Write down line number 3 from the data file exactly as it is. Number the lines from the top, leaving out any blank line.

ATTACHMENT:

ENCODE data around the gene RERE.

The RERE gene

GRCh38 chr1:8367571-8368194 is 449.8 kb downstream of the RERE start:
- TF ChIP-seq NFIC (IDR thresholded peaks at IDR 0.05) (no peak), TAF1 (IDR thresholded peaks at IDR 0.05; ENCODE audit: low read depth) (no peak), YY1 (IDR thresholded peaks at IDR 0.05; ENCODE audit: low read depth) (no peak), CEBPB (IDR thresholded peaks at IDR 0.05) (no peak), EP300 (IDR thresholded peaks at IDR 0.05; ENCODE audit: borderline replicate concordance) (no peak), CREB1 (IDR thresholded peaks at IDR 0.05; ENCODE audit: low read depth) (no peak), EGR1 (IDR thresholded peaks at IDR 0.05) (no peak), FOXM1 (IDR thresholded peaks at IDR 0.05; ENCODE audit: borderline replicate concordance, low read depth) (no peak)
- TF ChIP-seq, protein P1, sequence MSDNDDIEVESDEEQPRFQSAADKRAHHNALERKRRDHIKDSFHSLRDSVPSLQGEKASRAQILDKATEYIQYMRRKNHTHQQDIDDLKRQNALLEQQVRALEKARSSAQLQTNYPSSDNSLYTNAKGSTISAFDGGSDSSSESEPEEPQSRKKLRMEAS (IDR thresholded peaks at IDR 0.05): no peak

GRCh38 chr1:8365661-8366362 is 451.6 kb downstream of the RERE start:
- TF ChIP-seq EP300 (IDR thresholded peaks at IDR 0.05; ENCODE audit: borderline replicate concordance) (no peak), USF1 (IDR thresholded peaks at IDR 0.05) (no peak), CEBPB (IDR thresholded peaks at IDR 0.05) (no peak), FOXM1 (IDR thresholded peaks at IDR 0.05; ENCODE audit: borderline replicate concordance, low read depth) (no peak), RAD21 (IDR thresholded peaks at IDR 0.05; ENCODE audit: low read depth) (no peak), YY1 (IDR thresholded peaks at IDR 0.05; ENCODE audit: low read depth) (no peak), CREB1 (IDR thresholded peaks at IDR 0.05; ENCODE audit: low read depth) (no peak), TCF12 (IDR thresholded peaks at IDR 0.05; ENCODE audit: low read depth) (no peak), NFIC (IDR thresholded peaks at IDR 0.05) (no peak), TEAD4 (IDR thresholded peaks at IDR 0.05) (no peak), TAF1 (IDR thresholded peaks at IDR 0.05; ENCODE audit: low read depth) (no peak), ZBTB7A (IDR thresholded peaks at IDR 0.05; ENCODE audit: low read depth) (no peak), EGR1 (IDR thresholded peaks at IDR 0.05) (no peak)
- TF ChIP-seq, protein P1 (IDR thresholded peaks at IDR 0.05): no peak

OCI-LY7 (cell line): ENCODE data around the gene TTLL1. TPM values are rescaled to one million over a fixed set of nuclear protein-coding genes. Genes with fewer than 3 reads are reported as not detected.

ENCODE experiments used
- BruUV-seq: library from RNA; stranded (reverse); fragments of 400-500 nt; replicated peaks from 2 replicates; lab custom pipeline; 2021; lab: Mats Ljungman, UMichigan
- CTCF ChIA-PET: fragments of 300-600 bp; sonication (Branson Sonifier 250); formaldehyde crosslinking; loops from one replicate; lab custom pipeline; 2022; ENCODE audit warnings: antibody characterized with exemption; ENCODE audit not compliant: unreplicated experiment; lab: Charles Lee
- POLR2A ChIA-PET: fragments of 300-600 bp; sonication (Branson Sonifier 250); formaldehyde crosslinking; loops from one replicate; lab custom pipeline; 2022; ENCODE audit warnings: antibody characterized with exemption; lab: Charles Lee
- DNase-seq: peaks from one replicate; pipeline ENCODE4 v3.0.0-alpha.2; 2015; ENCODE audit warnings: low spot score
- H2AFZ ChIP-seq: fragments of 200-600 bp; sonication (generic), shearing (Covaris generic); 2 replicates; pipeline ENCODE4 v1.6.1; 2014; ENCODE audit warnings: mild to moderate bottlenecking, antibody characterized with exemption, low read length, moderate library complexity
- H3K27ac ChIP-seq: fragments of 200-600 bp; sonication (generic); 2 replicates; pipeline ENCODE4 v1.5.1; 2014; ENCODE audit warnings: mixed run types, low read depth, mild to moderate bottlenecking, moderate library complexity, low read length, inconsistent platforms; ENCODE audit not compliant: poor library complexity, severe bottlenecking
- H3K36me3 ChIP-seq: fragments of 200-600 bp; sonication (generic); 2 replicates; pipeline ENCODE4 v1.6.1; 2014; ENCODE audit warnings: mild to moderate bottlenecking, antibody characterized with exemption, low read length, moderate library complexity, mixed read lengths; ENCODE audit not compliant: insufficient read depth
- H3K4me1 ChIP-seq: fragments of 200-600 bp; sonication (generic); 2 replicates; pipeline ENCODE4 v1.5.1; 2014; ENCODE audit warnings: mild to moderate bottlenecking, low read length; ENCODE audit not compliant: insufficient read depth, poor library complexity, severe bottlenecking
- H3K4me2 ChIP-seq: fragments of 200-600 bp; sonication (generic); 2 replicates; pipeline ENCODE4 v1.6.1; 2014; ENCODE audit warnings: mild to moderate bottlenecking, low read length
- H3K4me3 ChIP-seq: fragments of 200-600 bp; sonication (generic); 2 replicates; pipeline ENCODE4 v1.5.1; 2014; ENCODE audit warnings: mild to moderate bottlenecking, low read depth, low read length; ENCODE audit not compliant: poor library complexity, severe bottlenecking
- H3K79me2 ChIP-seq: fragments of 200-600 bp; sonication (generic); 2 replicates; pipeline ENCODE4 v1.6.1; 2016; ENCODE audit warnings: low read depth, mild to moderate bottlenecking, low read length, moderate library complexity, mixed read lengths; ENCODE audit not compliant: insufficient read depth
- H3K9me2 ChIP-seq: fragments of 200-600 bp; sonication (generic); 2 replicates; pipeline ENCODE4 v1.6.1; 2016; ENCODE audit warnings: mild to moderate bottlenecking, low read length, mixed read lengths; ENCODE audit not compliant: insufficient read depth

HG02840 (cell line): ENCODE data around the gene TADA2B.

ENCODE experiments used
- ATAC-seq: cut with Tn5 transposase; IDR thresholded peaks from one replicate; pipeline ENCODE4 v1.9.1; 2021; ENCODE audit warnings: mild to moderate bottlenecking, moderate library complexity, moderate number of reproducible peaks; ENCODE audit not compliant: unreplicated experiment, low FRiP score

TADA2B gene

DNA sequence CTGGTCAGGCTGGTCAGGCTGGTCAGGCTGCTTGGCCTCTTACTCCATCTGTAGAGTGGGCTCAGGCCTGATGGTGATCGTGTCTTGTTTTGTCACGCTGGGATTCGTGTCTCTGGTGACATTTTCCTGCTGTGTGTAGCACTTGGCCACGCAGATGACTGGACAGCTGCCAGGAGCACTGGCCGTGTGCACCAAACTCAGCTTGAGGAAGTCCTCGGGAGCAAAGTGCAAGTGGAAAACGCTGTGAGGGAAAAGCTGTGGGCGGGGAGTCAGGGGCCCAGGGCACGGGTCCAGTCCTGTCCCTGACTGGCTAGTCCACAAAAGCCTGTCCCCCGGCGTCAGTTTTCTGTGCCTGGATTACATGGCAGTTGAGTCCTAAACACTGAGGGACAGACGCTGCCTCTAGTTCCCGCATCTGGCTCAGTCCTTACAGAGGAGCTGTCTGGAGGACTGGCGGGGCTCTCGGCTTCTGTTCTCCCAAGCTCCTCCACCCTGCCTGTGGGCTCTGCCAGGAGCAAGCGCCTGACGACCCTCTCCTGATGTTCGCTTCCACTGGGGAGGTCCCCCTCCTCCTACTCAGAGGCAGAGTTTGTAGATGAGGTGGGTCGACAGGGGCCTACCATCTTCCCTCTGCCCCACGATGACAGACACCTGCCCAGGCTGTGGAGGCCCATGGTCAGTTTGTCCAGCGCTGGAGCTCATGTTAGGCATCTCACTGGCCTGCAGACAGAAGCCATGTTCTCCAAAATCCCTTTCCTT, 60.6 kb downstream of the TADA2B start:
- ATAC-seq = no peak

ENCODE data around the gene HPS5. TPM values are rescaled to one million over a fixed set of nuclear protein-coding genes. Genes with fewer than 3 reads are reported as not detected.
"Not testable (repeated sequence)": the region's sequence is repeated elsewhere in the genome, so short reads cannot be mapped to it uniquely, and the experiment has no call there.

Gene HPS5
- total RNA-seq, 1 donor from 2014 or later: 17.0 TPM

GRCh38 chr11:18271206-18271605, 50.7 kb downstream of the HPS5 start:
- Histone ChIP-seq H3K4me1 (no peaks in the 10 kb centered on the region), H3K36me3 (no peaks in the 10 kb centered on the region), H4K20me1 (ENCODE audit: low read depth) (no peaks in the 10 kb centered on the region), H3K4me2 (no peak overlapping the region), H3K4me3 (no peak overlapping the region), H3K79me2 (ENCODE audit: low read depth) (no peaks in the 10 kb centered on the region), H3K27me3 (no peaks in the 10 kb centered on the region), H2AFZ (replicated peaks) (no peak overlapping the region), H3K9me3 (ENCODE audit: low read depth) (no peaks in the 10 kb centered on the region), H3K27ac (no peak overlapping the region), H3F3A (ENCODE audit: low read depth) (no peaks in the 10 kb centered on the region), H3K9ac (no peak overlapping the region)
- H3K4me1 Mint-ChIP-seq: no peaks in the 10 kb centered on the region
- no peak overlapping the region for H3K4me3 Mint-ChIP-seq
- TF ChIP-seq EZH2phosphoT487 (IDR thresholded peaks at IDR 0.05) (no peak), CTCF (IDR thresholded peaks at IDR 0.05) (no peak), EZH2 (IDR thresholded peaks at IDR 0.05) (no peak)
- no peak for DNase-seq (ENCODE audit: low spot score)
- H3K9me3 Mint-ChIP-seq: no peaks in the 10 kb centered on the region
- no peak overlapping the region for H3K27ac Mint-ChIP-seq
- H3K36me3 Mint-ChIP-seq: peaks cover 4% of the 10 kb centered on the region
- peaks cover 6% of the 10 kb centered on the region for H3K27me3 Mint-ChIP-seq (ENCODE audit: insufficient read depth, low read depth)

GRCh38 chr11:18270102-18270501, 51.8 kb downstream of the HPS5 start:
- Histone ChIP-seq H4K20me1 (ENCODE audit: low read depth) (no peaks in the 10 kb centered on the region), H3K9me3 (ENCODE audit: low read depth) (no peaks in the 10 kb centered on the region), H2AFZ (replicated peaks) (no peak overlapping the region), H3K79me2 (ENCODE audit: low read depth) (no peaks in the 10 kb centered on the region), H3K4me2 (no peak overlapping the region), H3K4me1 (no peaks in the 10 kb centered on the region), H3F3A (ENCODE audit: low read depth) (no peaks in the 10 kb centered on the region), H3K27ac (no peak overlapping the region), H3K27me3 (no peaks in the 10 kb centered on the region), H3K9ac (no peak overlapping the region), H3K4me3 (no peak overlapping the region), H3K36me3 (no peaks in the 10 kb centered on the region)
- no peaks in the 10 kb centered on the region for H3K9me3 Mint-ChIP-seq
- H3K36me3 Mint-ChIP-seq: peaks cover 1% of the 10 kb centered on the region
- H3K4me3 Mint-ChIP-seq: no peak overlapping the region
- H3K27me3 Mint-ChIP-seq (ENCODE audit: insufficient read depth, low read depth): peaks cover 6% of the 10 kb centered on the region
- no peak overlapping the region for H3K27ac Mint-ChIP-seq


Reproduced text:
GRCh38 chr1:8367571-8368194 is 449.8 kb downstream of the RERE start: